• Trim all trees and shrubs that block the view of the house.
• Remove any dead plants, flowers, and shrubs.
• Keep walkways, paths, sidewalks, and gutters free of weeds and debris.
• Mow the lawn weekly during the spring, summer, and fall. Mow as necessary during the winter. Spot seed or patch brown spots with sod.
• Plant flowers and shrubs that add color and brighten your lawn and landscaping.
• Use redwood compost, decorative bark, etc. as dressing around the base of plants, shrubs and trees.
• Keep tools, garbage cans, hoses, toys, and other items stored neatly in the garage or shed when not in use.
• Repair any cracks/corrosion present in gutters and touch up with matching paint.
• Check for broken or cracked shingles or roofing tiles. A pre-emptive roof inspection with repairs can save a lot of headaches later.
• Check for worn, corroded, or rusted flashing around vents and chimneys. Spot clean and use protective paint on all areas to match.
• Watch for worn or missing tape around pipe vents on roof. Reseal with Cal-Pico tape as necessary.
• Clear patios and decks of barbeques, charcoal, utensils, etc.
• Check for rotted boards and posts in decking and fencing. Add support for weak fence posts by adding ‘sister posts’ or consider replacing posts.
• Use outdoor stain, sealants, and protectants to brighten up bleached decking and fence.
• Power wash the exterior.
• Add low voltage outdoor lighting in the front and backyard to enhance landscaping and prevent accidents on dark walkways.
• Increase the wattage of bulbs in light fixtures to the maximum that is safe.
• Keep entryway flooring spotless and have a mat outside for wiping feet.
• Vacuum often.
• Keep all windows and sills clean. Use razor blades to remove paint, decals, etc.
• Keep all woodwork spotless. Use ‘Liquid Gold’ or a similar wood restorative to make cabinets and trim look new.
• Dust regularly and watch for cobwebs in corners and on light fixtures.
• Paint any room that needs more than a little touch up. If you aren’t sure, take down a picture from the wall and look at the room again.
• Preferable colors of interior paint are: antique white, bone, frost. Stay away from pure white or eggshell as well as darker colors.
• Replace worn or dated furniture and keep traffic areas clear. Too much furniture will visually reduce the size of the room. Too many pictures on the wall will do the same.
• Keep bookshelves neat and organized. Try to eliminate clutter. Don’t’ hesitate to box up excess magazines, videotapes, CD’s, albums, personal collections, etc.
• Visit model homes, designer showcases, and furniture showrooms for more ideas.
• Remove old curtains and drapes.
• Display fresh flowers from the garden, florist, or supermarket in several rooms. Avoid strong potpourri and other air fresheners.
• Professionally clean all appliances, counters, backsplashes, cabinets, and floors.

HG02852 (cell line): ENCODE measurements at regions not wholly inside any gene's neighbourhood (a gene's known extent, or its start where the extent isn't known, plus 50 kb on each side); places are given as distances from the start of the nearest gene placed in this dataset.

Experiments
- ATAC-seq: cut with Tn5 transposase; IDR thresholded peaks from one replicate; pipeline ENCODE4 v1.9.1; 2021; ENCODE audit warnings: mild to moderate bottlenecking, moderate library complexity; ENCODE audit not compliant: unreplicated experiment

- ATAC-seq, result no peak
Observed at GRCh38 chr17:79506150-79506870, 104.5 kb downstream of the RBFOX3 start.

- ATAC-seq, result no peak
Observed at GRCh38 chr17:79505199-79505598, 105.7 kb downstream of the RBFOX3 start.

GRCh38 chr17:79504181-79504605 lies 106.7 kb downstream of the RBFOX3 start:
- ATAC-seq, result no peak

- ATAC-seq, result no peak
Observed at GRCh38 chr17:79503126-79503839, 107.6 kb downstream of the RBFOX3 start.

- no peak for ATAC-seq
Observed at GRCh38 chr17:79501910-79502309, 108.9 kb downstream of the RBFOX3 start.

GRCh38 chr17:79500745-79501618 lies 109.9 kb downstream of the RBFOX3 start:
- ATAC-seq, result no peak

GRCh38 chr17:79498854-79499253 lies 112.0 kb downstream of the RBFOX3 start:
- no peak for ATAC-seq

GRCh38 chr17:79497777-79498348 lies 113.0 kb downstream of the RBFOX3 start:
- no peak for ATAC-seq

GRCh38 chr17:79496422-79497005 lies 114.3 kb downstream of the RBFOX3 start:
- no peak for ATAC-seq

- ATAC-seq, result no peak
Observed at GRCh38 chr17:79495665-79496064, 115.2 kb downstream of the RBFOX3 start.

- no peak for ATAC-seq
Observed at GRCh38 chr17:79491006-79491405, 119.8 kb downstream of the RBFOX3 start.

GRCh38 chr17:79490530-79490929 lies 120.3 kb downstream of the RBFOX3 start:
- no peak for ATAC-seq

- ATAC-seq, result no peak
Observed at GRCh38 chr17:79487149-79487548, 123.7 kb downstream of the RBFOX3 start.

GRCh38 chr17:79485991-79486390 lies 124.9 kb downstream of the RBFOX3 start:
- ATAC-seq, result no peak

• Replace broken, worn or outdated knobs and hinges on cabinets.
• Make sure all cabinets close properly and all drawers operate smoothly.
• Replace or reface if practical; stovetops, ovens, fan hoods, and other appliances that are avocado, pink, blue, yellow, or brown.
• Keep counters clean and clear. Anything not used daily in the kitchen should be stored out of sight. The more space you have available on the counter, the larger and more inviting the kitchen appears.
• If linoleum is cut, pitted, worn, or a loud and a busy pattern; replace it with a neutral and subtle-patterned sheet.
• Consider upgrading linoleum.
• Always keep counters clear. Put away bath toys, shampoo bottles, etc. Keep daily toiletries in a basket that can be stored underneath the sink or in a cabinet.
• Strip out and replace old grouting and caulking at the slightest hint of discoloration.
• Make sure faucets don’t leak and replace any fixtures that have lost their finish.
• Strip old wallpaper and paint.
• Keep bathrooms spotless and smelling fresh.
• Consider replacing old shower enclosures, curtains, etc.
• Keep curtains open to let in more light.
• Keep extra furniture to a minimum.
• Limit pictures, paintings, photographs, and wall hangings.
• Put toys and extra clothing in boxes and store in garage.
• Keep as many items as possible neatly stored in rafters, cabinets, or boxes.
• Try to make the garage – one, two, or three car – appear to accommodate that many vehicles, even if it’s full of stored items and boxes.
• Remove unwanted or seldom used items often through garage sales and donations.
• Keep fireplaces clean. Replace old grates and screens that are worn or unattractive.
• Make sure window screens and vent screens are in good repair. If screens are not necessary for certain windows, remove and store them in the garage.
• Make sure doorknobs aren’t loose and all doors latch properly.
• Replace yellowed, worn, cracked, broken, or missing faceplates for switches and outlets.
• Patch and paint settlement cracks on a regular basis.
• Pets must be kept out of the way as much as possible. Even iguanas, parakeets, and aquariums distract a buyer from focusing on the house. Also keep in mind that many buyers may have allergies to your pets. Try to keep the property as hypoallergenic as possible (i.e. remove excess cat hair, dog hair regularly, visible cat boxes and pet bedding, should be placed discretely during the sale, etc.)